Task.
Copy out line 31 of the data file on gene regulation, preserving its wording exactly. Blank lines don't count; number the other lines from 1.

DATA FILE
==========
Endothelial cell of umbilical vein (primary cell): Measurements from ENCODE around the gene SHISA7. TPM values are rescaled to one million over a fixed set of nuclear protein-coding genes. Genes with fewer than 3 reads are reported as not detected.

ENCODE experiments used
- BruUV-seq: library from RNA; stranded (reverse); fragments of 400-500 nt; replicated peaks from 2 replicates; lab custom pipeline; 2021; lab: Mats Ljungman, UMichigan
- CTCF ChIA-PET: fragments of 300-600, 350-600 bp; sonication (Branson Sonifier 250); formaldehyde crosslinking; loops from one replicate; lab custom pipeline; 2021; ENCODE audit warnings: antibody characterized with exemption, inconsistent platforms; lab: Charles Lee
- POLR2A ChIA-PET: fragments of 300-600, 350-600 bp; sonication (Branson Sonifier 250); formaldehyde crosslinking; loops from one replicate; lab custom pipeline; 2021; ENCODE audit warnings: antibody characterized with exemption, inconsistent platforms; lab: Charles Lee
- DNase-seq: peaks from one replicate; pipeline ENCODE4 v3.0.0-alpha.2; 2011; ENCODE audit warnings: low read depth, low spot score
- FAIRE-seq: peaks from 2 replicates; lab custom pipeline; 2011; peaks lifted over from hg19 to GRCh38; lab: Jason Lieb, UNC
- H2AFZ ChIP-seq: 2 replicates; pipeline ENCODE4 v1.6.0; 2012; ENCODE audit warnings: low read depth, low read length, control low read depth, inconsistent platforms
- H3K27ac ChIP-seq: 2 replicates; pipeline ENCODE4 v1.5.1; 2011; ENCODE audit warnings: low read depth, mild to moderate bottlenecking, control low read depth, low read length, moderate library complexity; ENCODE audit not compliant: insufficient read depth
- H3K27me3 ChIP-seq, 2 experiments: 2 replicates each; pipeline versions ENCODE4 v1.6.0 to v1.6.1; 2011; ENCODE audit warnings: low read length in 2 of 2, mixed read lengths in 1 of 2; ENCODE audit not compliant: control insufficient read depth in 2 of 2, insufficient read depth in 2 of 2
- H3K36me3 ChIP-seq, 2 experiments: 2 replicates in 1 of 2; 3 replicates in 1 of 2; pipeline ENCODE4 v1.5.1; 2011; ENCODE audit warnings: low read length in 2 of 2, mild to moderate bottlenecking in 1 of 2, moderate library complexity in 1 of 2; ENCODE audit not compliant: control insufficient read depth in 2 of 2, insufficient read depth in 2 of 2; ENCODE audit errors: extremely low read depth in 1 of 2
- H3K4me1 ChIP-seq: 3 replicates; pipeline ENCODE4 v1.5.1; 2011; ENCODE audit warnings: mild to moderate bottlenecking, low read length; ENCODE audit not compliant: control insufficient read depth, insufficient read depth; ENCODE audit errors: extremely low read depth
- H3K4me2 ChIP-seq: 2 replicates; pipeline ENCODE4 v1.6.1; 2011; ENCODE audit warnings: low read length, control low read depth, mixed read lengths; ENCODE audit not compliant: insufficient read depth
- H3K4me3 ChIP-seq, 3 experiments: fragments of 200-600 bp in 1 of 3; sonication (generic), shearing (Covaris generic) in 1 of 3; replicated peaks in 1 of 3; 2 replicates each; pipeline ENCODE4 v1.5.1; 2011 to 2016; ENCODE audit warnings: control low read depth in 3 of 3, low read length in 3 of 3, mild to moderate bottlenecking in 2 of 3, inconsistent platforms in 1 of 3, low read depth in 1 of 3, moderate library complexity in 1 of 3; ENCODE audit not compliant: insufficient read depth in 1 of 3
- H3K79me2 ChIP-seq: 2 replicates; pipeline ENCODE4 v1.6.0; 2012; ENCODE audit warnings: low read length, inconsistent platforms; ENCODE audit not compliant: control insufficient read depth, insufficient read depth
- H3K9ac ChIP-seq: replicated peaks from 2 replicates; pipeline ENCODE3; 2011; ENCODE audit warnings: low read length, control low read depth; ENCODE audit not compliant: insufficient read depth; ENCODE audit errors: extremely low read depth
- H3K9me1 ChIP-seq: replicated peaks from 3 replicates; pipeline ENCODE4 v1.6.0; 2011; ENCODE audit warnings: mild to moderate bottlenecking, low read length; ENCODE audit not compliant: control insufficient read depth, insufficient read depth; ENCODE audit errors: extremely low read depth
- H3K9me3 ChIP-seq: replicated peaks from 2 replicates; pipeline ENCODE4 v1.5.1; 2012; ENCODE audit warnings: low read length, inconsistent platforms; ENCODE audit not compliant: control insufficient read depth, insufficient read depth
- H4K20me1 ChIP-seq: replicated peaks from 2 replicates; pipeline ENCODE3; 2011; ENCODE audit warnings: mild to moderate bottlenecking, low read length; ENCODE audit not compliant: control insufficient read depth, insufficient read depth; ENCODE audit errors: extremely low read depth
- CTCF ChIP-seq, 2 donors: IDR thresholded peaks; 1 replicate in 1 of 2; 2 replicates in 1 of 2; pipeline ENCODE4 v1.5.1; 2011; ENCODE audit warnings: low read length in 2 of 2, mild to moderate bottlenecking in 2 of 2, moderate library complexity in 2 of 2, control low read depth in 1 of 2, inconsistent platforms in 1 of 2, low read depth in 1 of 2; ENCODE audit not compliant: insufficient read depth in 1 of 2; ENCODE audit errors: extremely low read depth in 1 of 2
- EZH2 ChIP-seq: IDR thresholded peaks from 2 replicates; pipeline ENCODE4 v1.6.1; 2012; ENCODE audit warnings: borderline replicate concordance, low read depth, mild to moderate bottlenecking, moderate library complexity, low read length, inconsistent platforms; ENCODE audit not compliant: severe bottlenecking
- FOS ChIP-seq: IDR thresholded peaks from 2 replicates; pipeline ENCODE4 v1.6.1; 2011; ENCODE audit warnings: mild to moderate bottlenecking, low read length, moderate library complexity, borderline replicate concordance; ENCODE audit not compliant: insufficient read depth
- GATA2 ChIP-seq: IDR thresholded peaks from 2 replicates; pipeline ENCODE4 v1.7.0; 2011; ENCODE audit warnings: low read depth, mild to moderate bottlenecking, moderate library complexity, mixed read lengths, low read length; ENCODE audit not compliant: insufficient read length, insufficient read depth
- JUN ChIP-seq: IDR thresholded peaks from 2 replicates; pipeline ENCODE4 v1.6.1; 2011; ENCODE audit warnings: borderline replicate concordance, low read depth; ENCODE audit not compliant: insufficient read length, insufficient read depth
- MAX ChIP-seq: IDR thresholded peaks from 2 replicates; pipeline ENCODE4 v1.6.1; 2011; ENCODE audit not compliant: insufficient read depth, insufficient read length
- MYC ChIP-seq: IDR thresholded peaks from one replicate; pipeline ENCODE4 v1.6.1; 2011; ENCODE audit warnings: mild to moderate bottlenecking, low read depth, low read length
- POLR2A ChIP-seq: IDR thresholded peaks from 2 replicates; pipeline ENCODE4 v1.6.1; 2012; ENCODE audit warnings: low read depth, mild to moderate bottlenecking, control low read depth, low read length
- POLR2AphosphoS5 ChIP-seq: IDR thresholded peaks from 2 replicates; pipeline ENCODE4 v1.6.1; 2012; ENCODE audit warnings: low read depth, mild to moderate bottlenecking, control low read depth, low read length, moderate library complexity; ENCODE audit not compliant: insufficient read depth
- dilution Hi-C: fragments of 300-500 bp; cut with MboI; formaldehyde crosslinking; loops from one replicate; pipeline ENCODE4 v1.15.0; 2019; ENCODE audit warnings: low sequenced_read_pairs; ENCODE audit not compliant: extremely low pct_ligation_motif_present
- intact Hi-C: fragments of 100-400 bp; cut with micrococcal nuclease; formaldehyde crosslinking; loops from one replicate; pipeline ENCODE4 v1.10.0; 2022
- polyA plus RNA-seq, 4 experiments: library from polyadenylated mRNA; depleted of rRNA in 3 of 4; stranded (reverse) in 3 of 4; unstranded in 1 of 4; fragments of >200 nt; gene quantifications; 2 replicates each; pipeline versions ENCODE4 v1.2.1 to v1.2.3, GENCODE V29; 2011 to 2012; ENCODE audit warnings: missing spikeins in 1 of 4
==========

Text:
- polyA plus RNA-seq, 4 experiments: library from polyadenylated mRNA; depleted of rRNA in 3 of 4; stranded (reverse) in 3 of 4; unstranded in 1 of 4; fragments of >200 nt; gene quantifications; 2 replicates each; pipeline versions ENCODE4 v1.2.1 to v1.2.3, GENCODE V29; 2011 to 2012; ENCODE audit warnings: missing spikeins in 1 of 4